OCF 11: Active Liturgical Participation

A post-conciliar value appears. Again:

11. The community’s principal involvement in the ministry of consolation is expressed in its active participation in the celebration of the funeral rites, particularly the vigil for the deceased, the funeral liturgy, and the rite of committal.

Active participation is interspersed all through the post-conciliar documents. It’s not a surprise that this aspect is listed as number one in the OCF introduction, given the importance of liturgy, especially the Eucharist, as an expression for the Body. Note also the three Big Moments for this participation: not jut the funeral, but also the vigil and committal.

For this reason these rites should be scheduled at times that permit as many of the community as possible to be present.

It’s been a little bit of a surprise to me that parishes don’t schedule more funerals in the evening. Maybe continuity is a secular tradition that’s hard to overcome.

The assembly’s participation can be assisted by the preparation of booklets that contain an outline of the rite, the texts and songs belonging to the people, and directions for posture, gesture, and movement.

Note the emphasis on the kind of participation here. The outward form is important: people should be provided knowledge about the rituals. Also that singing, responding in speech, and movement is important. Given the variance in practice between parishes, and the relative infrequency of participating in a funeral, these hints on a funeral booklet are probably served by a bit more instruction than less.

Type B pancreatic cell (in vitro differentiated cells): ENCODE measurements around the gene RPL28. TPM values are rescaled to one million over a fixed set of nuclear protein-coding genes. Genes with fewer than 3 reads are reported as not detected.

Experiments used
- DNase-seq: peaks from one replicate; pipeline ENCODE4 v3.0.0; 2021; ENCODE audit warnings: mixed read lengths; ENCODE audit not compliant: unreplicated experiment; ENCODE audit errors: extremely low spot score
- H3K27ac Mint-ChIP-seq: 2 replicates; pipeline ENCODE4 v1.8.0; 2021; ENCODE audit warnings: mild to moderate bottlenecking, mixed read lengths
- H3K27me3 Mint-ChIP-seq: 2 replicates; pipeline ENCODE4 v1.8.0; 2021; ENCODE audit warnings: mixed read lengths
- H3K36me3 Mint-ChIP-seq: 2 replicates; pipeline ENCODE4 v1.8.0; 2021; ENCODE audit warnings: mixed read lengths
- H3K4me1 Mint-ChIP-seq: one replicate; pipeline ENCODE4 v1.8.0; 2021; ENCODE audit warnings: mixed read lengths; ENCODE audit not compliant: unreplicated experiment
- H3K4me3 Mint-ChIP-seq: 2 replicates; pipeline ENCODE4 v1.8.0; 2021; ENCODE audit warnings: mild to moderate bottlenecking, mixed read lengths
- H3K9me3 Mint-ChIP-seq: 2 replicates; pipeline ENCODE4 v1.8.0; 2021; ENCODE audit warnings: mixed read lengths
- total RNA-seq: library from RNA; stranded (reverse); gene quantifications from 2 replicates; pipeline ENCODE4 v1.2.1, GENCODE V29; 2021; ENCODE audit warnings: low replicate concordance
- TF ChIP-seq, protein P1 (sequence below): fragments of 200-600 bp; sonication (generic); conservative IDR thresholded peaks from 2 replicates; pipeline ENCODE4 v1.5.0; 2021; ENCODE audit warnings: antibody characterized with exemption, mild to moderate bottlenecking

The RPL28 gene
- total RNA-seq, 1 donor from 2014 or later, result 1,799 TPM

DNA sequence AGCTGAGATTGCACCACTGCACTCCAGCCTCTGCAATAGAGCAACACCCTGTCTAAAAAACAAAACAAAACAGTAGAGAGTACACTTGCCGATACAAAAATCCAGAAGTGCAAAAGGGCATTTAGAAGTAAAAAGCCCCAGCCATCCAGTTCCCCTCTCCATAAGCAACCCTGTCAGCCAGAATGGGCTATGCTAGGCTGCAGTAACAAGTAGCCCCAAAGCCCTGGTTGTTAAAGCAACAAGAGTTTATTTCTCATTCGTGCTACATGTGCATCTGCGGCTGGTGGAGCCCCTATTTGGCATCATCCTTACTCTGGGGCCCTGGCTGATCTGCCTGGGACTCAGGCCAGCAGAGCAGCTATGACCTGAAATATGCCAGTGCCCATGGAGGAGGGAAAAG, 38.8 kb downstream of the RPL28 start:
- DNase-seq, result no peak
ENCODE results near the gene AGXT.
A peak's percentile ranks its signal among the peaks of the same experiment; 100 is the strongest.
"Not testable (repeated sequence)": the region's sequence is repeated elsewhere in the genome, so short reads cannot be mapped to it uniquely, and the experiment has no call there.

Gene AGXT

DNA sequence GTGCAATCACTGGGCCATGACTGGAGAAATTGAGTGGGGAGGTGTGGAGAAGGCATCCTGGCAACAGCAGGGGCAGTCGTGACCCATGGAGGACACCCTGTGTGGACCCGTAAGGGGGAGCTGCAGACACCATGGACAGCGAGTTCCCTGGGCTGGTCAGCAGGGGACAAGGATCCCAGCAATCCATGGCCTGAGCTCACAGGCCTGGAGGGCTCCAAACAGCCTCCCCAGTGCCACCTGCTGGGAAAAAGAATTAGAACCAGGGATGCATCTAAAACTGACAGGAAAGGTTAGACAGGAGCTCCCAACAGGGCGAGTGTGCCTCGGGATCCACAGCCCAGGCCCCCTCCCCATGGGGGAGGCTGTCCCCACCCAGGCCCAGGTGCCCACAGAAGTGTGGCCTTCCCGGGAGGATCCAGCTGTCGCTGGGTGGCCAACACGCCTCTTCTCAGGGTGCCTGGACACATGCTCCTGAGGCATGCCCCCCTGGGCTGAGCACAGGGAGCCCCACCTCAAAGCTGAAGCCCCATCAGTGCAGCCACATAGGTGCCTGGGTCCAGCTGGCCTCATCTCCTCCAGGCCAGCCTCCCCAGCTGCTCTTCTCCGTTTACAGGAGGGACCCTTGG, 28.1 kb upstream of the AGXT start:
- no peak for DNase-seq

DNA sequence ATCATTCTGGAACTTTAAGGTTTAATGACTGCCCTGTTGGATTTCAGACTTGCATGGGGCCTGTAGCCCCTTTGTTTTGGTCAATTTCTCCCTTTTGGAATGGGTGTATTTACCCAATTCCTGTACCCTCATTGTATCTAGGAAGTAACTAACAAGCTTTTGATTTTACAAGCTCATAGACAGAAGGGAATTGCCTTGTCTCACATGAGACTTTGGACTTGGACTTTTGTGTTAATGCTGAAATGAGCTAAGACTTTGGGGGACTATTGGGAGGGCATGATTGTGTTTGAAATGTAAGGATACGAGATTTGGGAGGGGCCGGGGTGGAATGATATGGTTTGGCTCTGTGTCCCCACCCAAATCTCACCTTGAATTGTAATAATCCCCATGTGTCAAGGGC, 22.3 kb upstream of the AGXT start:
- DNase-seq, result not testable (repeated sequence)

Thoughts on any of these issues? Anybody want to take a poke at external participation?

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About catholicsensibility

Todd and his family live in Ames, Iowa. He serves a Catholic parish of both Iowa State students and town residents.
This entry was posted in Order of Christian Funerals, post-conciliar liturgy documents, Rites. Bookmark the permalink.

One Response to OCF 11: Active Liturgical Participation

  1. Liam says:

    Of course, funerals are a liturgy where congregants is likely to be of conflicting subjective desires in terms of participation.

    More objectively, funerals are a ritual liturgy where many – often the majority – of congregants are From Away, as it were, and are almost certainly the most likely liturgy where this reality prevails (there are fewer Catholic weddings than Catholic funerals, generally speaking).

    Thus, to the extent the local church community has a lot of idiosyncratic liturgical practices (“The Way We Do Things Here” of any flavor) and thoughtlessly indulges them in funeral liturgies, that will tend to impair external participation.

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